Former Hopewell Township police officer Sara Erwin explained what prompted her to write the post that she said led to her losing her job.
A second officer, Sgt. Mandy Gray, who appeared with Erwin on the show, was suspended and demoted for liking the June 2020 post. Both Erwin and Gray each have 20 years of experience, according to their attorney Frank Crivelli, who argued their treatment was unjust and excessively harsh.
Gray was the first female officer hired in Hopewell Township and became the first female sergeant when she was promoted in 2019, NJ.com reported, noting that she will lose the rank in the demotion.
Erwin noted on Wednesday that she wrote the Facebook post during a lot of "turmoil" that was taking place following the death of George Floyd at the hands of Minnesota police officer Derek Chauvin. His death sparked protests and riots in cities across the country.
Erwin reportedly wrote in the post: "Last night as I left for work I had my two kids crying for me not to go to work. I don’t think I’ve ever felt the way I did last night. And then I watched people I know and others I care about going into harms way. I love my police family like my own. So when you share posts and things on Facebook I’d really appreciate if you’d THINK before doing so. I’ve seen so many black lives matter [sic] hashtags in these posts. Just to let you know — they are terrorists. They hate me. They hate my uniform. They don’t care if I die."
On Wednesday she explained, "I had friends, family, tons of people reaching out, text messages, phone calls, reaching out through messenger, checking on me and making sure everything was OK cause they were seeing so many things in the news."
"I felt it was easiest to put what I was feeling and get a message out there that I was home [and] I was safe," she continued.
Erwin said it was "emotional time."
She added that she "was worried about other officers" that she knew in other cities.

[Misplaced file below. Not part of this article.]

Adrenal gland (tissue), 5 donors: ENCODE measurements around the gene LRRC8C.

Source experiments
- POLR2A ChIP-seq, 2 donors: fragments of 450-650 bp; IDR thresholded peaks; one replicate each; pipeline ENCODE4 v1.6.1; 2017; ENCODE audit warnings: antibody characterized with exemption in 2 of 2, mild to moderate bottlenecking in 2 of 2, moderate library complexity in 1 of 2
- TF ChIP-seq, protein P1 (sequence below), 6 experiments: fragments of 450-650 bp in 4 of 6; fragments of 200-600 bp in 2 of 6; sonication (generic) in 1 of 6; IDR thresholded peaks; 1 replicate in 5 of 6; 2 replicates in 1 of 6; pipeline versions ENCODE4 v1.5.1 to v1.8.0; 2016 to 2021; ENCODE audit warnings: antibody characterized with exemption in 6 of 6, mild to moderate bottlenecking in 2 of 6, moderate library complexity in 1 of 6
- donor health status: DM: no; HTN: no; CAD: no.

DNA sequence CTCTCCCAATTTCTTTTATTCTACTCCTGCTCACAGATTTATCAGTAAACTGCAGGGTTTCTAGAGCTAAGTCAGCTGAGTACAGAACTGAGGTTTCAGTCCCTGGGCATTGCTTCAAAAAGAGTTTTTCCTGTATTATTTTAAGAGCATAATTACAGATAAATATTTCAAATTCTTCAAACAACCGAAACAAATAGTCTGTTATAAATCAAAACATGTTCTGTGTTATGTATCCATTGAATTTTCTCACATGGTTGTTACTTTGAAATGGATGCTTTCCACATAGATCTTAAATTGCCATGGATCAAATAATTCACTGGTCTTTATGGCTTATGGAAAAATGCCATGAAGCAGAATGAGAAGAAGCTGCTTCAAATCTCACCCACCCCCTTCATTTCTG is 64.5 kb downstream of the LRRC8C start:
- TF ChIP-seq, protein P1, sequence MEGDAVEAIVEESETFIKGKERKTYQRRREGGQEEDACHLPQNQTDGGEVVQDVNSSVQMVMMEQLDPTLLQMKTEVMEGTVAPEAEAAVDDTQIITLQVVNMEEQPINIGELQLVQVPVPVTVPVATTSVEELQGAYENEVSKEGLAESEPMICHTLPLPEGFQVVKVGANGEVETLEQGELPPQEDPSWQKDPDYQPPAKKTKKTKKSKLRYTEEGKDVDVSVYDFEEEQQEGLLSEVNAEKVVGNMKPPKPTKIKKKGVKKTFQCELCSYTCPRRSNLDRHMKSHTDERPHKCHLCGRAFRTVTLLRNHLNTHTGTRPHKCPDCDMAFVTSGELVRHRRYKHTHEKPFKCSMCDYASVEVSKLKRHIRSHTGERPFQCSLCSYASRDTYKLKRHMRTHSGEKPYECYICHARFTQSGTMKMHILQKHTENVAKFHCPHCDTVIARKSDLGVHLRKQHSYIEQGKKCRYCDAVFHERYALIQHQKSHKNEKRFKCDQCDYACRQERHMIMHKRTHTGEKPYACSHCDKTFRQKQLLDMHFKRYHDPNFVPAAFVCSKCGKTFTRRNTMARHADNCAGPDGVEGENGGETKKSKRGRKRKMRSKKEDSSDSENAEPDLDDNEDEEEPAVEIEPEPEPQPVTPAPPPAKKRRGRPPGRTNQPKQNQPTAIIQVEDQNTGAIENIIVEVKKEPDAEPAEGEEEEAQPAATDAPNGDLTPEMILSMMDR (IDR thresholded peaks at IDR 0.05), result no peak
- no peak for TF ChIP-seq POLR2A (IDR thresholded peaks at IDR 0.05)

"I’m hearing things, I’m getting alerts on my phone and news sources, and it was just a really difficult couple of days," Erwin continued.
Gray explained that she showed support for Erwin after they had a "very emotional conversation" at work.
"I had to send one of my officers into a neighboring city that was having riots. It was just a very emotional night," Gray said.
"I knew where she [Erwin] was coming from because of the conversation we had had earlier in the evening when she made that post and I hearted it in support in showing my love."
Erwin said she is "still devastated" that she was fired from the department.
"I have never been in trouble in my entire career," she said, noting that she has always been "a rule follower."
NJ.com noted that Erwin is "popular" in the Hopewell Valley community, having served as a DARE officer in the school system.
Crivelli called Erwin and Grey "outstanding" and "decorated officers."
"The thing that’s really important to remember here is not only have they never been disciplined during their career, they’ve never even had a single internal affairs investigation lodged against them at any point in time," he stressed.
Crivelli then explained that in New Jersey "we have a policy called ‘progressive discipline,’ where in which you look at the entire officer and their entire career."
He then stressed that in this situation, there is nothing more "than a policy violation at best and that’s if in fact, they get past the argument that their First Amendment rights don’t apply in this situation."
Crivelli said he is appealing the decisions and is "extremely confident in regard to our position."
The town made the decisions on Friday evening through its council, which voted unanimously to accept the recommendations of a hearing officer, NJ.com reported.
Hopewell Township Mayor Julie Blake did not immediately respond to Fox News’ request for comment. However, NJ.com reported that she had declined to discuss the matter, citing personnel confidentiality.
A spokesperson with the Hopewell Township Police Department also did not immediately respond to Fox News’ request for comment.
"We know we are on the right side of the law in this instance," Crivelli said.